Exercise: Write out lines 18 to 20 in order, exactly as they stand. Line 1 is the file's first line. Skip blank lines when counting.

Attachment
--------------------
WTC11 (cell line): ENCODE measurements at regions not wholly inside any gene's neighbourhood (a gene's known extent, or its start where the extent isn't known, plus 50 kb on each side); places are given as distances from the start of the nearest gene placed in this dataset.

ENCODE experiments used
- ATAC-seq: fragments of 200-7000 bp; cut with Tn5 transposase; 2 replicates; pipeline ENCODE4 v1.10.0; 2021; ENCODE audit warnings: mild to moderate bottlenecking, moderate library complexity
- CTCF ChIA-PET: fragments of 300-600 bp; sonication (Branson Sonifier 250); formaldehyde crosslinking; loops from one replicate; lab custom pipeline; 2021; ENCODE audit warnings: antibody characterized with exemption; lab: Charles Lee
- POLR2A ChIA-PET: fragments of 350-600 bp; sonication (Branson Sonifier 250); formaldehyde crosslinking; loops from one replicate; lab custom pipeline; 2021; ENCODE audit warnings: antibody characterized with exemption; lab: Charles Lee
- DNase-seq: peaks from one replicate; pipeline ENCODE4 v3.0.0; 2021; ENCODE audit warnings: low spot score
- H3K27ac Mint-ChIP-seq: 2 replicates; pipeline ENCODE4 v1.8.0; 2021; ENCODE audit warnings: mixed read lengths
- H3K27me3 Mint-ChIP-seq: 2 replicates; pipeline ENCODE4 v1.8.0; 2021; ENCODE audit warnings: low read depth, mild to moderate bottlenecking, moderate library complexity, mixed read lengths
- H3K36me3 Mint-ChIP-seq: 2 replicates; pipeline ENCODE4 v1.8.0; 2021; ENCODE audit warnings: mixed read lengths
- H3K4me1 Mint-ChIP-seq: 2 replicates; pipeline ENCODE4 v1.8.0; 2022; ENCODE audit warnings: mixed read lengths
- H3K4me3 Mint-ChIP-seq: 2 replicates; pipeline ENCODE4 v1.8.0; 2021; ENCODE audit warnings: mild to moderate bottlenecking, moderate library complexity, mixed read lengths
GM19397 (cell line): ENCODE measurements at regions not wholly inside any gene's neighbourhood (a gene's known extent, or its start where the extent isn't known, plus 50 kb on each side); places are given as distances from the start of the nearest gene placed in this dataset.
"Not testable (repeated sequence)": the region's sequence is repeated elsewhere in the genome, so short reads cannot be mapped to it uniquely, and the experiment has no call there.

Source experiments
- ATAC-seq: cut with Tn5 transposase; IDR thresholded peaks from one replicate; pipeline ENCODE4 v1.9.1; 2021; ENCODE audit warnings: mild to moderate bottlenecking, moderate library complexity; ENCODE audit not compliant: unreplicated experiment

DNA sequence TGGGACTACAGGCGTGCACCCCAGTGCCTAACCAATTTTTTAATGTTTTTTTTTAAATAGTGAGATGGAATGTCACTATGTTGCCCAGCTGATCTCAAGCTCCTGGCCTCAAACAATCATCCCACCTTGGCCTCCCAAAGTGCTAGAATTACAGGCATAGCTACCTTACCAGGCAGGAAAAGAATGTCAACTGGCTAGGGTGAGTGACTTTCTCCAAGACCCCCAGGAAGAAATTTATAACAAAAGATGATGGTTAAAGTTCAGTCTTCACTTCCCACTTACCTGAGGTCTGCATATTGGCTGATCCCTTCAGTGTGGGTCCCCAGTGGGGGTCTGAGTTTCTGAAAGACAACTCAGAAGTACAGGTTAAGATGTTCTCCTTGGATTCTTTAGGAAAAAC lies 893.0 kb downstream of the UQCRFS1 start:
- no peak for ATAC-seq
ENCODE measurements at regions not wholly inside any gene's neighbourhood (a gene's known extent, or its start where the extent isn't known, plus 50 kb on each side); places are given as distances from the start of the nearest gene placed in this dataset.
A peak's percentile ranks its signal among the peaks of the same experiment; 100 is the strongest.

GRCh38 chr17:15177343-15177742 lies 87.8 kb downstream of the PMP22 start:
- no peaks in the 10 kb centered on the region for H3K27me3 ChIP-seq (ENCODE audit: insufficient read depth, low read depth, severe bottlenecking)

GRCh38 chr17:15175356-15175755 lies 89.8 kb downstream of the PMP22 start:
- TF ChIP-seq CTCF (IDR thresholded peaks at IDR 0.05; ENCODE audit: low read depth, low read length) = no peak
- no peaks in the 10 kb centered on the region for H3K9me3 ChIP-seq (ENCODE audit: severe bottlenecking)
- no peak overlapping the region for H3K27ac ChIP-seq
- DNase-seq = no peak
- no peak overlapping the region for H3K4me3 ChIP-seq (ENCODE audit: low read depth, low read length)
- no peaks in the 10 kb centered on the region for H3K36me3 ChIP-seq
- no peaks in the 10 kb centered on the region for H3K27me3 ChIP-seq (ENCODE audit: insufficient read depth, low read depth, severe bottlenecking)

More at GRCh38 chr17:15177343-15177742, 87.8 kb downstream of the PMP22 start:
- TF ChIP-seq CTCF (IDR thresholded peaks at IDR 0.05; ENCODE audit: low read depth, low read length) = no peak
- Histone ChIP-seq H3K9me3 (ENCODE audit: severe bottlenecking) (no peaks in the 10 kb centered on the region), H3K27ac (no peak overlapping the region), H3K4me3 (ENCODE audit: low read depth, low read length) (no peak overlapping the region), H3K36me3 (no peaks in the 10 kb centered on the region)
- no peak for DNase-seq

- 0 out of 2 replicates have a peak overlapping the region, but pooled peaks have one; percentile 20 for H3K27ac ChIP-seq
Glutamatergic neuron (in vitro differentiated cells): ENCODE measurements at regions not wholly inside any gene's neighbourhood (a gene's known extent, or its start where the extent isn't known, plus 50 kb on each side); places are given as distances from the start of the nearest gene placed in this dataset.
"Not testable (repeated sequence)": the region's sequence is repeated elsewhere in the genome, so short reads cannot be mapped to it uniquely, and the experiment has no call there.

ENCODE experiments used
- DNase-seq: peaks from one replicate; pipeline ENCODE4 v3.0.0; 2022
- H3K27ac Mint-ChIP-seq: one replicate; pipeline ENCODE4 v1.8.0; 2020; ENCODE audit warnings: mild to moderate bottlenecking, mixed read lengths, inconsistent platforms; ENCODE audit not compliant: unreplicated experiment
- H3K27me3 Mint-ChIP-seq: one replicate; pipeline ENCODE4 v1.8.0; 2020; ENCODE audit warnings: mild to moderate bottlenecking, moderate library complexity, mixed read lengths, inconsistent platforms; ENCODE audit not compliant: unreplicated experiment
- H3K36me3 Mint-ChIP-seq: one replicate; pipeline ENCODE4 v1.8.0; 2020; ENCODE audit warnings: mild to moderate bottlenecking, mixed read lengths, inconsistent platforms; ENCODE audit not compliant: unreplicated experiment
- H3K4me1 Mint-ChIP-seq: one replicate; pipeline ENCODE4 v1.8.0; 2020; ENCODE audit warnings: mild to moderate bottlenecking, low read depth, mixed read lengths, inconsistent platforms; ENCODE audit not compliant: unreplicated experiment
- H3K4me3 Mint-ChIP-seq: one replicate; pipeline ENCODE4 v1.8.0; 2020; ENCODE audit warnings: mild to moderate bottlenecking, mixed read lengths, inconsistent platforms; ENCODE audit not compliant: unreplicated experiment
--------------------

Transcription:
ENCODE measurements at regions not wholly inside any gene's neighbourhood (a gene's known extent, or its start where the extent isn't known, plus 50 kb on each side); places are given as distances from the start of the nearest gene placed in this dataset.
A peak's percentile ranks its signal among the peaks of the same experiment; 100 is the strongest.

GRCh38 chr17:15177343-15177742 lies 87.8 kb downstream of the PMP22 start: